|LA Kattenhorn & Partners||7.8||0.1||5.4||12||0.8||79|
|West Point Plant||11.8||2.8||4||26||2.4||78|
|Carnell Support Services||8||0||1.2||24||3.1||73|
|Walton Civil Engineering & Surfacing Contractors||5.6||0.5||3.5||12||0.6||72|
|K Rouse Civil Engineers||4.8||0||2.6||16||0.2||71|
|EM Highway Services||79||0||15.7||272||16.9||70|
|O'Hara Bros. Surfacing||5.9||0.5||1.8||12||0.7||65|
|South West Highways||15.8||0.4||2.6||82||3.7||62|
|Lagan Construction Group||101.3||3.5||36.6||158||4.8||62|
|Carmichael Site Services||5.1||0.1||1.6||24||0.6||61|
|Jones Bros. Ruthin||16.2||0||5.3||75||1.3||61|
|Kiely Bros. Holdings||21.9||2.9||6.5||54||1.8||59|
|Road Maintenance Services||9.9||0||2.4||30||1.4||52|
|Dean & Dyball Civil Engineering||16.6||0||-0.5||34||1.2||29|
|Marshall Surfacing Contracts||3.2||1.1||0.4||12||0||14|
|Owen Pugh Contracts||6.7||0||-0.3||16||-1||8|
|SRB Civil Engineering UK||5.4||0||-1.5||26||-1.5||7|
|Average gearing ratio||27%|
|Average profit margin||3.8%|
|Return on capital||30%|
Plant hirers earn 14.9%, house builders 12.8%, site preparation contractors 4.8% and utility/water contractors 3.9%. Demolition contractors (2.3%), commercial contractors (1.8%), M&E contractors (1%) and scaffolders (-0.8%) are less profitable.
But in terms of return on capital employed, road builders top the league with their 30% beating site preparation contractors (27%) and plant hirers (26%) into second and third places. Gearing levels of 27% place general road builders in fifth place out of the nine sub-sectors we analyse.
Twenty five (38%) of the companies have little or no external borrowings, better than three other sectors. The full details are set out in the sector comparison table. Looking next at the overall financial health of the 65 non-PFI road builders, their average H-Score (see box) is 56, exactly the same as last year’s score and still very significantly above the norm of 45 for all UK companies of similar size.
Conservative debt levels play a major part in this outcome, as does the fact that there are only two companies with negative net worth (liabilities greater than assets). Only seven companies are loss-making and in every instance the losses are minor.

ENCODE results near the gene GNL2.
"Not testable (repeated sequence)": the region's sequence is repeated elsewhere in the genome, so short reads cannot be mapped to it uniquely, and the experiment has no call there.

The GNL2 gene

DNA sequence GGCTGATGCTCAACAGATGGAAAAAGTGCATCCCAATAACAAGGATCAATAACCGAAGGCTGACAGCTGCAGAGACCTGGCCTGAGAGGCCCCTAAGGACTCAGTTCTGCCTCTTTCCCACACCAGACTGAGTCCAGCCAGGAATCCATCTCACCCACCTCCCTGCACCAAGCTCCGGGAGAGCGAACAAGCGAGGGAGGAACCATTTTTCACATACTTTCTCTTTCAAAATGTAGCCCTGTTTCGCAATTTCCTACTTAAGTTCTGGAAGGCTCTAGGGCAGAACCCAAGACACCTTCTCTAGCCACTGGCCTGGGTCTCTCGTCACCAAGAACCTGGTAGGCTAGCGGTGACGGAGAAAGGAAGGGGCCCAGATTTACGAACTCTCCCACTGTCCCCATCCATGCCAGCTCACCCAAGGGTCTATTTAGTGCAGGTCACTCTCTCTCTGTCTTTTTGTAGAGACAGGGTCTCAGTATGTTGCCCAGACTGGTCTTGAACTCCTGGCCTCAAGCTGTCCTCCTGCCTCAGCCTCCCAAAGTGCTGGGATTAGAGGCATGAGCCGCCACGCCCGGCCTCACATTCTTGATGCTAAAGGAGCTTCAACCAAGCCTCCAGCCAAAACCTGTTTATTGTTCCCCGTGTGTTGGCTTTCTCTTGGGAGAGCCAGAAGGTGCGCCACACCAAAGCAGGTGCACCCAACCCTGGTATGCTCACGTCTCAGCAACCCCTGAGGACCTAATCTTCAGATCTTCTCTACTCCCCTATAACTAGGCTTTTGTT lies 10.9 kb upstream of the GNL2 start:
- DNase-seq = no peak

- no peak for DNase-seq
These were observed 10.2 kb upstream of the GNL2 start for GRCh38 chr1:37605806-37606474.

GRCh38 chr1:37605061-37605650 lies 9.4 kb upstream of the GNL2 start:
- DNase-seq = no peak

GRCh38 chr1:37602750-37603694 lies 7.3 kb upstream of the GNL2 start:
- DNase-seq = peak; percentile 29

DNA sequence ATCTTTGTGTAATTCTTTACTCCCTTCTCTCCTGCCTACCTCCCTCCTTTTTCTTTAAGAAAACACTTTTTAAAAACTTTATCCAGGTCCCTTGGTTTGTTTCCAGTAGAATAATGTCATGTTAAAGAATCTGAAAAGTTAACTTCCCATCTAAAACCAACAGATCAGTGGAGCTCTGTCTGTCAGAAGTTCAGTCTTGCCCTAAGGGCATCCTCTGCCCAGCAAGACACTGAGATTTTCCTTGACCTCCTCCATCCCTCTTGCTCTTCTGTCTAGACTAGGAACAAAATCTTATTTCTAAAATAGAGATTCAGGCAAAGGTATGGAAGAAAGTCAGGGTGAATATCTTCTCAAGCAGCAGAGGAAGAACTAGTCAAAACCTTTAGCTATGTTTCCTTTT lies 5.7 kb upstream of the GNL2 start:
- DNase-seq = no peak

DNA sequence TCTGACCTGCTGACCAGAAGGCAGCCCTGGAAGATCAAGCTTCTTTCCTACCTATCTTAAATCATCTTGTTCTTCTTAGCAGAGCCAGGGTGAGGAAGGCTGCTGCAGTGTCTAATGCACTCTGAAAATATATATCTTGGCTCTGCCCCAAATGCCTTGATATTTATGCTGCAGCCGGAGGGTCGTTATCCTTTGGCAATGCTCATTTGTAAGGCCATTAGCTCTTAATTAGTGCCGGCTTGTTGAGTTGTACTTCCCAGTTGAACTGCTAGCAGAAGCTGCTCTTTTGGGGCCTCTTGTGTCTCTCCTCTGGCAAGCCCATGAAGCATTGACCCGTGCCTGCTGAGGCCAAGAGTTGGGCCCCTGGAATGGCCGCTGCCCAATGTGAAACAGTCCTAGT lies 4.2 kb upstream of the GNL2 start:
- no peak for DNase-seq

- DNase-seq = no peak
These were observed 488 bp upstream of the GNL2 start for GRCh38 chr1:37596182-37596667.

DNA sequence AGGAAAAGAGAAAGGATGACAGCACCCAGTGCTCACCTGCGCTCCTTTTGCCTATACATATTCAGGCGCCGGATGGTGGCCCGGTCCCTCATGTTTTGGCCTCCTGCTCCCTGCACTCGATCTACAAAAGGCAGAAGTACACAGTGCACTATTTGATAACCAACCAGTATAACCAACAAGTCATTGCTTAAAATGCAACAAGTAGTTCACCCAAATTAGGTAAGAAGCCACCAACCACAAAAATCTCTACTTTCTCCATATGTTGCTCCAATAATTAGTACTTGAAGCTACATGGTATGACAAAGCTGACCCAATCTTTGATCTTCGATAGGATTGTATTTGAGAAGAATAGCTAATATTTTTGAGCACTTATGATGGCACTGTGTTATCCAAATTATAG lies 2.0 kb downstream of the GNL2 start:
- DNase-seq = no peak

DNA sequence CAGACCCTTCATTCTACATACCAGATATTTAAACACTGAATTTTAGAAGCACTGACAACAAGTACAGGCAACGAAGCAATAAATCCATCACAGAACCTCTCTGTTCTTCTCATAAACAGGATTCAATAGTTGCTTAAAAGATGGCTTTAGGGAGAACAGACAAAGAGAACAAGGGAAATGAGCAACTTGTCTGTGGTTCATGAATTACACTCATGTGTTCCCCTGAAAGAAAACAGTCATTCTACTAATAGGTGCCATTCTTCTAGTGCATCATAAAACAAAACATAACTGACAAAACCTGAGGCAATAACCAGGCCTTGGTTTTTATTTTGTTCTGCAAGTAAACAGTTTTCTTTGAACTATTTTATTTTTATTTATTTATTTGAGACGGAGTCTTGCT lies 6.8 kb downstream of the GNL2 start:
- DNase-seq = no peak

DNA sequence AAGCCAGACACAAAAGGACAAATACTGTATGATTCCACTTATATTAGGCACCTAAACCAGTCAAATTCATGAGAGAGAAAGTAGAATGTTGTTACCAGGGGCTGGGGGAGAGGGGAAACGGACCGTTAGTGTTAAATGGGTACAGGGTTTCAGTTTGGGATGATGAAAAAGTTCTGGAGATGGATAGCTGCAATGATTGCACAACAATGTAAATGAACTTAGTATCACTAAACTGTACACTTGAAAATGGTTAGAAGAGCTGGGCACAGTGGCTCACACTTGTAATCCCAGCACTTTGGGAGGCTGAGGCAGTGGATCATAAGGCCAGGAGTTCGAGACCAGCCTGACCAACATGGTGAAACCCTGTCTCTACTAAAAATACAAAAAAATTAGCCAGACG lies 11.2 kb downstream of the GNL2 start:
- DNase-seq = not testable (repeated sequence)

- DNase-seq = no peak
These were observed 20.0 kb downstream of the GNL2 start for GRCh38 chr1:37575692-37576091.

Seven out of the 65 companies (11%) are in the Company Watch warning area. Last year, 8% fell into this vulnerable category.
Across the economy as a whole, the expectation would be that around 25% of any sample would be in this financial twilight zone. Looking at the better performers, 69% of the sample have HScores of 51 and above, as compared to around 50% for all UK companies. Turning to the PFI contractors, the current picture is also more positive than it was a year ago. The 11 companies are now seeing a profit margin of 9.1%, healthier than most construction contractors and a handy improvement on last year’s figure of 7.6%. Stratospheric gearing is a feature of the commercial model employed by some of these businesses but, even so, there has been a reduction from 624% to 556% this time round. It was 784% two years ago. The average H-Score has shot up to 64 out of 100 this year, a rise from 56 in May 2014. The one disappointment has been another fall in the return on capital, this time a significant reduction to 23%. It was 32% and 36% one and two years ago respectively.
PFI contractors’ return on capital apart, the results of our research are encouraging, with a marked improvement over the past twelve months on every single measure. The financial health of Britain’s road building sector is strong and getting stronger. But we must wait to see how good our new government turns out to be at keeping its promises on infrastructure investment, now that the political thirst for throwing theoretical largesse at voters has been slaked.
Keeping construction’s very own boys from the black stuff accelerating down the road to financial prosperity in the years ahead will depend on how many of these pledges are turned into real spending on transport projects in the face of the reality of another five years of deficit reduction, public spending cuts and austerity.